If the measurements are the same, then the system is tight. Next, time how long it takes for the pump to cycle. One person should be maybe a minute, maybe less, 4 people could be a few minutes. If it takes more than 5 minutes to cycle, there is a good chance the pump is weak, and should be replaced. You could replace it yourself as they are not that complicated, just tricky to get to on most vehicles. We have a 95 Grand Marquis that uses it, pump was $110. It is buried under the washer fluid bottle and next to the ABS unit. It comes out from above, but the bolts to loosen it are underneath. Don't know where GM puts it, but they are pretty simple to replace once you figure out where it is and what needs to be moved out of the way. Usually just one electric connection and one or tow air lines depending on where the bleed off valve is located.

From what I read so far, I highly doubt there is a limit switch issue, if there was it would throw codes and there would be a pronounced lean or permanent sag.
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Old 06-27-2020, 08:28 AM   #16
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Me either

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I don't think I ever saw a message when my rear shocks or the compressor went out.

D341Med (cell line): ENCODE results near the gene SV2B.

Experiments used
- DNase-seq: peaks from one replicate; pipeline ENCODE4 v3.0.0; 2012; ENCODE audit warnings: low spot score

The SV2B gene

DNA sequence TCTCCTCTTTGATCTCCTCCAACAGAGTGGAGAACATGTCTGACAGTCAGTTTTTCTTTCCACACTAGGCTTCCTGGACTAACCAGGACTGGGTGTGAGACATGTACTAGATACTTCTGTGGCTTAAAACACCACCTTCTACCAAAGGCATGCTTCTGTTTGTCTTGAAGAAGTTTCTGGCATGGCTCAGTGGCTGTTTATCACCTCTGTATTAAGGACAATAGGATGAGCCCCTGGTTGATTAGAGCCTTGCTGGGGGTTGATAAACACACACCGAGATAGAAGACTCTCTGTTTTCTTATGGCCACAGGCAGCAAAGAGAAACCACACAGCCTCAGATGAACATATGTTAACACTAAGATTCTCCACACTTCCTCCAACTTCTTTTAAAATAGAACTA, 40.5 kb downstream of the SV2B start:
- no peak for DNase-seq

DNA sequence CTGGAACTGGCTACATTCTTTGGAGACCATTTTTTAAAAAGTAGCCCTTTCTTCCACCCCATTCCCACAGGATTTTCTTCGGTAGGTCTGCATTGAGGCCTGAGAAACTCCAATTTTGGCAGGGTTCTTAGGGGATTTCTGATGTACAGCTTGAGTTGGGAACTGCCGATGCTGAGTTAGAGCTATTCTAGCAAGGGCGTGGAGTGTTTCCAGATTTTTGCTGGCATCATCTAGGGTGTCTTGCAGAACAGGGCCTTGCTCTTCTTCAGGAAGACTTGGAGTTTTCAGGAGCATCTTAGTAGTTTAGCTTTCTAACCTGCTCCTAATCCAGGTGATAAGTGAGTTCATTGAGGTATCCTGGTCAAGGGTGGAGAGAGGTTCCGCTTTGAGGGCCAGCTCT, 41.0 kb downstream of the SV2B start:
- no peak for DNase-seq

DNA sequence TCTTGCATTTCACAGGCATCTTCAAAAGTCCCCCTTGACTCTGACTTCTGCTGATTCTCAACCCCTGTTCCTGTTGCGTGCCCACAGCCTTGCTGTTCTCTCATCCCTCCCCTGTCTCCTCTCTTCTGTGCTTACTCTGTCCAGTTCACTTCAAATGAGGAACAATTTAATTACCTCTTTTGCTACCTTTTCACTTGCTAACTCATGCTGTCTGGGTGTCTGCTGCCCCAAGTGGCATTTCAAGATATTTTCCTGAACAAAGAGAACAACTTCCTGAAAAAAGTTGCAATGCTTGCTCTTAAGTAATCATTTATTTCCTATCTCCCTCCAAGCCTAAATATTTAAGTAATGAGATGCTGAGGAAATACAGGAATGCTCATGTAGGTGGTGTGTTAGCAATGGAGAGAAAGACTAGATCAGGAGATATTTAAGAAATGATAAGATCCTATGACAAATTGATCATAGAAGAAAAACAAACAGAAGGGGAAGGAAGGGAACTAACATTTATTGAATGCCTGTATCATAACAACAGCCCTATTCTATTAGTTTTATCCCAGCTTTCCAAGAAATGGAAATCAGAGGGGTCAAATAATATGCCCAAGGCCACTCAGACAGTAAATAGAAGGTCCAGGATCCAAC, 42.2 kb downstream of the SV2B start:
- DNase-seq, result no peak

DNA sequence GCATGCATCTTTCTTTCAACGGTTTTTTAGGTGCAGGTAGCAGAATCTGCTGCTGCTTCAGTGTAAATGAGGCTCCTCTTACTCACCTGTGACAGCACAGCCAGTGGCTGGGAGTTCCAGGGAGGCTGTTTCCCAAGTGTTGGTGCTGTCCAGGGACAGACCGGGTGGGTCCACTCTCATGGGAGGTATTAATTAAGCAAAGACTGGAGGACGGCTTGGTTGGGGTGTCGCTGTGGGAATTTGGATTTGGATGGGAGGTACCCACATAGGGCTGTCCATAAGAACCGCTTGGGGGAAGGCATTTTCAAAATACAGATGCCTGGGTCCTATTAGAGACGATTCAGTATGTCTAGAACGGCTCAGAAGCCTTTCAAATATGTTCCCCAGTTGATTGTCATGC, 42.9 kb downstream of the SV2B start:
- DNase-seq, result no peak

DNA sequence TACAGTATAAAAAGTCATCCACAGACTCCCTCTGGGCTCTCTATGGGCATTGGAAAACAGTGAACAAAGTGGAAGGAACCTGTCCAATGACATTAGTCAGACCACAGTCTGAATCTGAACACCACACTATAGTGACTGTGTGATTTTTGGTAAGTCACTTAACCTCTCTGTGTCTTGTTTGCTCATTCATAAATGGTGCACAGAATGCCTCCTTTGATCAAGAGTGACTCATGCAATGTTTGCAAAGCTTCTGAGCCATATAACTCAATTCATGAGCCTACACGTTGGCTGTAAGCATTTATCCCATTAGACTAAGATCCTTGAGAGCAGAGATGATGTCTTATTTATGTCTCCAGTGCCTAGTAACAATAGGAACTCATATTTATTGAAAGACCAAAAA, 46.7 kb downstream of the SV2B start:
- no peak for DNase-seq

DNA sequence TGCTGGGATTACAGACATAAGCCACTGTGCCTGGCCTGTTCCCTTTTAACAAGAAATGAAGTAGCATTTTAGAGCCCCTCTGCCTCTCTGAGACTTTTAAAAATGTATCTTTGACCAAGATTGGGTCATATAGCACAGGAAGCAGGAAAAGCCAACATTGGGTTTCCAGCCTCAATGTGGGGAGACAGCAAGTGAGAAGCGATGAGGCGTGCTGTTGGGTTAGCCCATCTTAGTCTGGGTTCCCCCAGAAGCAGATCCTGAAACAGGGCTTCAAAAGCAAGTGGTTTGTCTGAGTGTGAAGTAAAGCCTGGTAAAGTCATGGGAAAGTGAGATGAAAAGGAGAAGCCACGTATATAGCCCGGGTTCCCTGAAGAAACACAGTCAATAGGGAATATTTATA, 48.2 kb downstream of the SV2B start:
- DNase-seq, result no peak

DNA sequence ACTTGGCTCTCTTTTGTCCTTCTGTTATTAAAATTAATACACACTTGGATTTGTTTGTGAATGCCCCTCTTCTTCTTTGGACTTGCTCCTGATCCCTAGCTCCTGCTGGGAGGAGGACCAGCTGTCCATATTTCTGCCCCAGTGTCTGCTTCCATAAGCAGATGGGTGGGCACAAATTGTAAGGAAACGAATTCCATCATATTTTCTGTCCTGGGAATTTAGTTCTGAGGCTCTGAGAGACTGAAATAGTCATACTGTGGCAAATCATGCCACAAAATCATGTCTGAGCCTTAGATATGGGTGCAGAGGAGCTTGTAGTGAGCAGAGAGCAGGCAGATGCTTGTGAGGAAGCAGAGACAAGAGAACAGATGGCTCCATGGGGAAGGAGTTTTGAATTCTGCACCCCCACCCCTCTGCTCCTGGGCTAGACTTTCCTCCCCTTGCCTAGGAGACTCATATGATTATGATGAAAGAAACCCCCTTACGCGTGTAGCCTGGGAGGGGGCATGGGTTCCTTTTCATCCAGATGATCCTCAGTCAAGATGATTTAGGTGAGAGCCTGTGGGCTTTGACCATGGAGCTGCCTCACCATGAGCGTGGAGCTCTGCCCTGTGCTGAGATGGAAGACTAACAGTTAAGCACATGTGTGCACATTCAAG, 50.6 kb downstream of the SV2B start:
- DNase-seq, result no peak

No message when an air hose came off a rear shock/airbag. Just heard the compressor running continuously. GM says the compressor will stop after six minutes if running continuously to prevent burnout, but it's a fib.
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Old 06-27-2020, 08:31 AM   #17
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hate to say it, but sounds like your exceeding the suspensions capability. Air ride suspensions for passenger vehicles, and frankly an SUV is a passenger vehicle, aren't meant for heavy loads like the systems in say, the RAM. They are meant for comfort of the passengers.

Have you weighed the rig and compared the scale weights with the payload, GVWR and GAWR? I highly suggest this as a first step before throwing any money at it. Reason I say this is if the air suspension were faulty, it wouldn't work properly loaded or unloaded.

Air suspensions rely on PSI and volume, and the pumps are only capable of so much PSI and there are cutoffs as well to prevent pump burnouts. If the system is faulty it will throw a code within a few minutes of not being able to raise the rear and quit. This is most likely to happen when a pump is worn and can't supply enough pressure to fill the bags.